It isn’t so much that there’s no possibility of Stephen Paddock having been influenced by ISIS, allow Callimachi and Amarasingam, it’s that for the time being, there is zero evidence to support it, and Paddock would be an extremely unlikely candidate: At 64-years-old, he would be “not just an aberration, but literally the oldest recruit” in the United States, says Callimachi.
“Vegas law enforcement has conducted dozens of interviews with everyone close to him, and there has been no mention of any conversion to Islam, no mention of change in behavior and so on,” says Amarasingam.
Since the conspiracy has spread, Callimachi says she has been inundated with messages from well meaning people who are horrified at what happened and just want answers. “They’ll send me a DM saying, ‘Have you seen this?’ And they’re sending me Infowars, or something they’ve seen on Facebook. These are not malicious people; they’re trying to understand. Each time I’m saying, ‘There’s no evidence of that.'”
According to Adam Klein, who teaches courses on propaganda at Pace University, there are three main factors that breathe life into conspiracy theories. The absence of a clear motive, as is the case with the Las Vegas massacre, creates a vacuum that conspiracy theorists are able to fill, he says. (It hasn’t helped that the official timeline of events has now changed multiple times.) And it’s made easier when attacks are politicized, which, Klein points out, happens on both the left and the right. “The authors here are lighting fuses and they’re supposed to lead back to some secret, explosive connection: ‘Oh, this is all about gun control at the end of the day.’ Or, ‘This is all about the anti-fascists’—this provides a great justification for why the Antifa movement is so dangerous. Or the other narrative, that the FBI is trying to hide proof that ISIS is spreading and Paddock is the next example of that. That can all fall under the category of political score keeping and people trying to prove that this is part of a left wing conspiracy.”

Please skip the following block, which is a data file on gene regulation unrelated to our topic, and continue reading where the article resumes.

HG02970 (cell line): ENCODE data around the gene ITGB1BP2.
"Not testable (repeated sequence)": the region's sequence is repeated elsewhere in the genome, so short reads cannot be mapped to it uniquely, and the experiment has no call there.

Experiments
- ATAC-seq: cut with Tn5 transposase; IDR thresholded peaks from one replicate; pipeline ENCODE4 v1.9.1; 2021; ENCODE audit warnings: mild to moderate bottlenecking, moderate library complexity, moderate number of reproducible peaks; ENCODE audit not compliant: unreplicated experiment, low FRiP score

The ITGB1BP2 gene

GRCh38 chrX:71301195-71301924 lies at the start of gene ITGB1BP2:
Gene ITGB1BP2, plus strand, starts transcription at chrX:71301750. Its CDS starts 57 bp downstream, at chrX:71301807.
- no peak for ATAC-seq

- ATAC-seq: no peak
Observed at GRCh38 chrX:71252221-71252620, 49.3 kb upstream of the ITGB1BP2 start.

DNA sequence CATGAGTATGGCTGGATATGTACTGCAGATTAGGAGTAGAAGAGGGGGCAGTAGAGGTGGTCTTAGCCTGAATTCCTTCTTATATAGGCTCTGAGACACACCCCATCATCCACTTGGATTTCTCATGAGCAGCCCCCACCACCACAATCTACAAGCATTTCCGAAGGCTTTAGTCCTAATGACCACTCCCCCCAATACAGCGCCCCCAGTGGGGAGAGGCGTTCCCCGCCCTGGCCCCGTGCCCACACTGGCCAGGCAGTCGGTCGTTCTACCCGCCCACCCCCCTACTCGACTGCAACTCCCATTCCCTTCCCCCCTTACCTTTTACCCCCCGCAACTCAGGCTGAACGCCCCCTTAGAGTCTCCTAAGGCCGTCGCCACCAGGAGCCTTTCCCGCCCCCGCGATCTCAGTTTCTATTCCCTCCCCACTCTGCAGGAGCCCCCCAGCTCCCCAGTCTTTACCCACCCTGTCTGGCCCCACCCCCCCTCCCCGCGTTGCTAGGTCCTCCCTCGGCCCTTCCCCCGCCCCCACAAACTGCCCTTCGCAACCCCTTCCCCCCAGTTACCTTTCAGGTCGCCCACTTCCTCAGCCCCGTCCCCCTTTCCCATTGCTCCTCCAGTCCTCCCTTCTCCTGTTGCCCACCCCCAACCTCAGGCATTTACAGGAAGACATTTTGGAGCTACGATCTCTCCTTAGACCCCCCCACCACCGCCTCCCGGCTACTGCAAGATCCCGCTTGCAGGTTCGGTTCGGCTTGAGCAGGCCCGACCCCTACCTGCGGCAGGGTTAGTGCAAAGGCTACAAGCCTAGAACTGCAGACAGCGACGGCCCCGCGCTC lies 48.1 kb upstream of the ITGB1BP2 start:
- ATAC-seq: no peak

Klein says the biggest factor is technology. “The Internet itself provides kind of an x-factor because, yes it’s a place a lot of false information forms, but it also coalesces with trusted sources and trusted information,” he says. Conspiracies travel from fringe websites to political blogs and on to Twitter and Reddit, “which act as incubators, where they allow some of these conspiracies to grow through hashtags, and they graduate onto a mainstream website, a news channel, or a politician who repeats these narratives.”
With the Las Vegas massacre, Klein says we’re still at the “Infowars stage,” but some mainstream figures, like Ann Coulter, are beginning to bite. The media has been “strangely reluctant” to pursue details on gunman Stephen Paddock, she said on Fox News Insider. Tomi Lahren, a conservative political commentator at Fox News, tweeted to her nearly one million followers, “It’s been over a week. There’s no way it takes this long to get answers. Something is off. I assure you, we won’t forget.
What people consider to be reputable sources these days, moreover, has morphed. Infowars claims an audience of five million, and President Trump once praised its barking and often shirtless host Alex Jones for his “amazing” reputation. The Gateway Pundit, which has a mixed batting average for accuracy, was reportedly encouraged by President Trump’s team to send a correspondent to the White House, which it did, and its publisher, Jim Hoft—who wrote the article misrepresenting Rukmini Callimachi’s work—has close ties to former White House chief strategist Steve Bannon. And those on the so-called fringe, people like Laura Loomer, command massive audiences; she reaches nearly 90,000 followers on Twitter.
Meanwhile, Loomer continues her attempt to expose an alleged cover-up in Las Vegas. On Monday she posted a picture of herself at a memorial near Mandalay Bay, and stated, “I am doing this for them. They didn’t ask for this, and I’m not going to let these 58 victims be used in an
@FBI misinformation campaign.” Wayne Allyn Root, despite falsely reporting that there were multiple shooters, that shots were fired at seven landmark Las Vegas locations (which he later admitted was false), and that what unfolded was clearly, to him, a “coordinated Muslim terrorist attack” despite no evidence to support it, similarly continues his crusade. On his radio show “WAR Now” on Tuesday, Root lamented that the leadership of the FBI and other law enforcement agencies are “all politicized, filled with government employee democrats who are out to protect Muslims at all costs.” (This was after voicing disdain for “experts” and declaring, “I investigate and predict based on my gut instincts and common sense only.”)
Conspiracy theorists don’t have to do much to benefit from their antics, says Klein. “They win simply by injecting doubt into the system, not by changing people’s minds. Doubt by itself is enough to distort the conversation, create discord around very important discussions that we should be having. If we’re talking about conspiracies instead of talking about gun control or mental illness or whatever factor that is a legitimate debate to have around this, then they’re winning. It doesn’t take more than that.”
This article has been updated.